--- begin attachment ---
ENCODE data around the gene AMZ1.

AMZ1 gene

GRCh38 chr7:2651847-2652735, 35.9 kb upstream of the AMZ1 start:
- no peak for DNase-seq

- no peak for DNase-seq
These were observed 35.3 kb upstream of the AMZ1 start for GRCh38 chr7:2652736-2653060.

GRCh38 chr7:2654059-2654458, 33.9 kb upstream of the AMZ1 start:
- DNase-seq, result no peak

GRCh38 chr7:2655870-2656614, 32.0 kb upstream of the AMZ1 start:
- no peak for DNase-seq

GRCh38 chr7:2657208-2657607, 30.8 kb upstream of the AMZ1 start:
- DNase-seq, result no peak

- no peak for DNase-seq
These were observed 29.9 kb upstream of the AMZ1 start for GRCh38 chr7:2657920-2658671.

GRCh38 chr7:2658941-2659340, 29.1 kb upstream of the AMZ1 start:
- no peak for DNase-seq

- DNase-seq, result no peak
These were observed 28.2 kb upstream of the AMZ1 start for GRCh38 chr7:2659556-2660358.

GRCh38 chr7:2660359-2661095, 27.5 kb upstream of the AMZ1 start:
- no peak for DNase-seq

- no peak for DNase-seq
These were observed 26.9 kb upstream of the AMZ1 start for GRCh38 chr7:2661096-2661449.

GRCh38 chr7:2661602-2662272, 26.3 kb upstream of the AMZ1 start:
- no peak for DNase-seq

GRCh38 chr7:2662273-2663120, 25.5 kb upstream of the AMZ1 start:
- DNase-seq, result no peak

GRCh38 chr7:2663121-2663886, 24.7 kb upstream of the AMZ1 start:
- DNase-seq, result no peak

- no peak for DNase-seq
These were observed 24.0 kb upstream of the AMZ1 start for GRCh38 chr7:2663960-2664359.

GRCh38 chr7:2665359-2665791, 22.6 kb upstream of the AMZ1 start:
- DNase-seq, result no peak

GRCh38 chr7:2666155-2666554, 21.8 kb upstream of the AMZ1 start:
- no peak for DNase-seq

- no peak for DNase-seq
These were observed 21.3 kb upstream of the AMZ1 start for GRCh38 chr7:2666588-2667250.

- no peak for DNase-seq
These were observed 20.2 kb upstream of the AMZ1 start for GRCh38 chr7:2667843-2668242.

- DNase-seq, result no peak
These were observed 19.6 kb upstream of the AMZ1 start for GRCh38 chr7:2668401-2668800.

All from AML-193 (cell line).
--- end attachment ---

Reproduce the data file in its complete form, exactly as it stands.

ENCODE data around the gene AMZ1.

AMZ1 gene

GRCh38 chr7:2651847-2652735, 35.9 kb upstream of the AMZ1 start:
- no peak for DNase-seq

- no peak for DNase-seq
These were observed 35.3 kb upstream of the AMZ1 start for GRCh38 chr7:2652736-2653060.

GRCh38 chr7:2654059-2654458, 33.9 kb upstream of the AMZ1 start:
- DNase-seq, result no peak

GRCh38 chr7:2655870-2656614, 32.0 kb upstream of the AMZ1 start:
- no peak for DNase-seq

GRCh38 chr7:2657208-2657607, 30.8 kb upstream of the AMZ1 start:
- DNase-seq, result no peak

- no peak for DNase-seq
These were observed 29.9 kb upstream of the AMZ1 start for GRCh38 chr7:2657920-2658671.

GRCh38 chr7:2658941-2659340, 29.1 kb upstream of the AMZ1 start:
- no peak for DNase-seq

- DNase-seq, result no peak
These were observed 28.2 kb upstream of the AMZ1 start for GRCh38 chr7:2659556-2660358.

GRCh38 chr7:2660359-2661095, 27.5 kb upstream of the AMZ1 start:
- no peak for DNase-seq

- no peak for DNase-seq
These were observed 26.9 kb upstream of the AMZ1 start for GRCh38 chr7:2661096-2661449.

GRCh38 chr7:2661602-2662272, 26.3 kb upstream of the AMZ1 start:
- no peak for DNase-seq

GRCh38 chr7:2662273-2663120, 25.5 kb upstream of the AMZ1 start:
- DNase-seq, result no peak

GRCh38 chr7:2663121-2663886, 24.7 kb upstream of the AMZ1 start:
- DNase-seq, result no peak

- no peak for DNase-seq
These were observed 24.0 kb upstream of the AMZ1 start for GRCh38 chr7:2663960-2664359.

GRCh38 chr7:2665359-2665791, 22.6 kb upstream of the AMZ1 start:
- DNase-seq, result no peak

GRCh38 chr7:2666155-2666554, 21.8 kb upstream of the AMZ1 start:
- no peak for DNase-seq

- no peak for DNase-seq
These were observed 21.3 kb upstream of the AMZ1 start for GRCh38 chr7:2666588-2667250.

- no peak for DNase-seq
These were observed 20.2 kb upstream of the AMZ1 start for GRCh38 chr7:2667843-2668242.

- DNase-seq, result no peak
These were observed 19.6 kb upstream of the AMZ1 start for GRCh38 chr7:2668401-2668800.

All from AML-193 (cell line).